Forget Windows 7Feast your eyes on Windows 3.1 like you never saw it before. Forget Windows 7, and its MinWin “miniaturized” dependency-free core, Windows 3.1, the operating system that Microsoft launched at the start of the 90s, is no-longer-living proof that you can indeed teach an old dog new tricks. Via the images accompanying this article you will be able to see Windows 3.1 like you never saw it before, installed and running on a Nokia N95. The smartphone is capable of running both Windows 3.1 and the native S60 operating systems in parallel.
In all fairness, do not forget Windows 7. Windows 3.1 on Nokia N95, courtesy of Polish developer Marcin-PRV, is able to provide nothing more than entertainment, and not any real functionality. The developer turned to DOSBox in order to tailor Windows 3.1 to the Nokia smartphone. However, most importantly, Windows 3.1 installed, booting and running successfully on a Nokia N95 is ample proof of the rapid evolution of smartphones, and the continuous growth of hardware capabilities, which now support desktop operating systems. The DOSBox makes it possible to emulate a 486-class processor, designed to play nice with Windows 3.1. Additionally, N95 has from 55.9 MB to 128 MB of Internal Dynamic Memory and a Dual 332 MHz Texas Instruments OMAP 2420 (ARM11-based) CPU, delivering more than enough processor and Ram horsepower to feed the operating system.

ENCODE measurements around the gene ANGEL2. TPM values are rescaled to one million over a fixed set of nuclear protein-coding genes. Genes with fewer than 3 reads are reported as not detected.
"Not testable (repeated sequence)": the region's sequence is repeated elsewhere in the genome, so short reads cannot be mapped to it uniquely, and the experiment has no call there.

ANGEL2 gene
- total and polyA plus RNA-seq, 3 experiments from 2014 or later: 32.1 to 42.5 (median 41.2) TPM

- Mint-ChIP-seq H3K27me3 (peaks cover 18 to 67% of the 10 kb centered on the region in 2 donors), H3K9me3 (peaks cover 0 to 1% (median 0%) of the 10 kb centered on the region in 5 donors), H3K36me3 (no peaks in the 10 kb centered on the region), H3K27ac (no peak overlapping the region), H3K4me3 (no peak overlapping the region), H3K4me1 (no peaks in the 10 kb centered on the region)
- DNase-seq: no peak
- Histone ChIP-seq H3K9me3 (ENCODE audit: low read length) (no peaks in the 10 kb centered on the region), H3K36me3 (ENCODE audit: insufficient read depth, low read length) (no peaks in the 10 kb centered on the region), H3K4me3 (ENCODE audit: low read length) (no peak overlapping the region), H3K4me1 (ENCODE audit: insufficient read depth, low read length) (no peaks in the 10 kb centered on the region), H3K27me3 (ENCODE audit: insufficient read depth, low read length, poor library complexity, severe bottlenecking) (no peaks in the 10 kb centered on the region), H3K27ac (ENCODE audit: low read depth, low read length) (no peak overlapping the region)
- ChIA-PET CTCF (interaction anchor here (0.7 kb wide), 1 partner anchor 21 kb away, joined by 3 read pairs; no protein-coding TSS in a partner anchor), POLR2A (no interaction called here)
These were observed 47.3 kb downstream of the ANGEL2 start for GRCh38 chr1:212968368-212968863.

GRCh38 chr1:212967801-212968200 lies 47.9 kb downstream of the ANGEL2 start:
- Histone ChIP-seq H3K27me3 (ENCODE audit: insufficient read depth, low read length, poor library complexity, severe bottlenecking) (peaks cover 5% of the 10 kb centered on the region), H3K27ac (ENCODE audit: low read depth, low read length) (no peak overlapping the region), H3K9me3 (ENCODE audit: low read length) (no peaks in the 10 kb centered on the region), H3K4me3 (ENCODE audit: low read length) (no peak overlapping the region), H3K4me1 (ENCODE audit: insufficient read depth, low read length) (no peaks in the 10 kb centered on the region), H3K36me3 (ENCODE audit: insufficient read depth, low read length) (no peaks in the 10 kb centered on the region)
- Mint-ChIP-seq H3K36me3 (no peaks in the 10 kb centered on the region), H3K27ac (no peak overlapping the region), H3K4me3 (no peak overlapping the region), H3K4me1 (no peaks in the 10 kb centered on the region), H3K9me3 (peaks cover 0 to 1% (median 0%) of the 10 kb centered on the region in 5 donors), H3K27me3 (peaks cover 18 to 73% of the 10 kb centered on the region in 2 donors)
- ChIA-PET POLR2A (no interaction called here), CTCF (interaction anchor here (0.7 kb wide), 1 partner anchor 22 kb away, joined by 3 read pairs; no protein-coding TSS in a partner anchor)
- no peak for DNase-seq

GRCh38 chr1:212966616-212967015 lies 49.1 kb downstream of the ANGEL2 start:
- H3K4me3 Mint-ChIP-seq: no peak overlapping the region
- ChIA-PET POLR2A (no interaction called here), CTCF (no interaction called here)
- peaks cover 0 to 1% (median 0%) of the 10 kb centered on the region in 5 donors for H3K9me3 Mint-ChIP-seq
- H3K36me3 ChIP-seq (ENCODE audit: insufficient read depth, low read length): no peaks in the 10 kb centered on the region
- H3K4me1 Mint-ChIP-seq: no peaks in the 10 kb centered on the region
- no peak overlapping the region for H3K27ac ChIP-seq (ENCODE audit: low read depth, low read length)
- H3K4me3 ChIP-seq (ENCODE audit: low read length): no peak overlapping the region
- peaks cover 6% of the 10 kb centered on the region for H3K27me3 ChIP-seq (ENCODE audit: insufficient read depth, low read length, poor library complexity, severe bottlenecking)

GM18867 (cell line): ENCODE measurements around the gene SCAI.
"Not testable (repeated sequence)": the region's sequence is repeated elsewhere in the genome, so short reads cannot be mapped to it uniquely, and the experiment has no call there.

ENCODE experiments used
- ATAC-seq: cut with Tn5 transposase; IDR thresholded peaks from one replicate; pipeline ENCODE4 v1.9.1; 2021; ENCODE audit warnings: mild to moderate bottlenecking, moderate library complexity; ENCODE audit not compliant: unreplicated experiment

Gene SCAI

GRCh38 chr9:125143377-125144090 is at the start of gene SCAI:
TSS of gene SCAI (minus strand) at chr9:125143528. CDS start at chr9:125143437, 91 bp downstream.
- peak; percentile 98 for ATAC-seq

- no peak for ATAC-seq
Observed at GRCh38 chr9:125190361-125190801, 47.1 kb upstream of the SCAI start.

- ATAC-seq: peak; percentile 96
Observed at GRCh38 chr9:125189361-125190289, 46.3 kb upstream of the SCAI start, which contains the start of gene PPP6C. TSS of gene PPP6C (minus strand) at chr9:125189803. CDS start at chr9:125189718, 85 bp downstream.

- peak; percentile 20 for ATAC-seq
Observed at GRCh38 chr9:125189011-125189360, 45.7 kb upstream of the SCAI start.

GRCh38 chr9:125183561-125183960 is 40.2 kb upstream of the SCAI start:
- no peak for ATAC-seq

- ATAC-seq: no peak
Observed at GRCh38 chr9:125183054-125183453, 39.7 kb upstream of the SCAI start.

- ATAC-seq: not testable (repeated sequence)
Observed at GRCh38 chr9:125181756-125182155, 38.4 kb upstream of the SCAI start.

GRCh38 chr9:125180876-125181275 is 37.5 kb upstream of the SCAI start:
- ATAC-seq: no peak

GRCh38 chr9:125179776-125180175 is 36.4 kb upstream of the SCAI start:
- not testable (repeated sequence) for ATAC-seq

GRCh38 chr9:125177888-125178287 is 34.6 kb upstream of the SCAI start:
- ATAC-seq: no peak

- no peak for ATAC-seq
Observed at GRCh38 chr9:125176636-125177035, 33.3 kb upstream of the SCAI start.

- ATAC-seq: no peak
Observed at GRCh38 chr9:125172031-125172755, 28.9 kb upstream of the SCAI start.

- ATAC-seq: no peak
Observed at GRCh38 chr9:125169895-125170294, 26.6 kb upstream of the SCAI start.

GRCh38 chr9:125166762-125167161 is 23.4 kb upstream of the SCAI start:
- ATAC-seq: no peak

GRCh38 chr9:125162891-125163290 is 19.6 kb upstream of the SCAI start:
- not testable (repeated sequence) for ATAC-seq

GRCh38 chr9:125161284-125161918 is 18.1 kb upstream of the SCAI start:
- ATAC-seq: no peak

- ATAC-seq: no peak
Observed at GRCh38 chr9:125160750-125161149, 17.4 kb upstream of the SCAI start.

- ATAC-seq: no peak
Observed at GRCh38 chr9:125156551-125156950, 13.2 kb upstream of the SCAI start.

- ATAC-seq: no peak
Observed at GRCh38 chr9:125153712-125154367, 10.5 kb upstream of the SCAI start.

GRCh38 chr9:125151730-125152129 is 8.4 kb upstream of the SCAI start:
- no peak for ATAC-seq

Microsoft only stopped licensing Windows 3.x, including Windows 3.11, long after the delivery of Windows Vista SP1, Windows XP SP3 and just as it was gearing up to wrap up the first Beta for Windows 7. As of November 1, 2008, Microsoft is no longer offering licenses of Windows 3.11, with support having officially been retired since 2001. Windows 3.1 was designed to work with 8086/8088 processors, which featured at least 10MHz. The Windows operating system launched at the start of the 90s required no less than 64KB of RAM, and a total of seven MB of hard drive space. In this regard, Nokia N95's specifications are more than sufficient to accommodate the obsolete Windows operating system.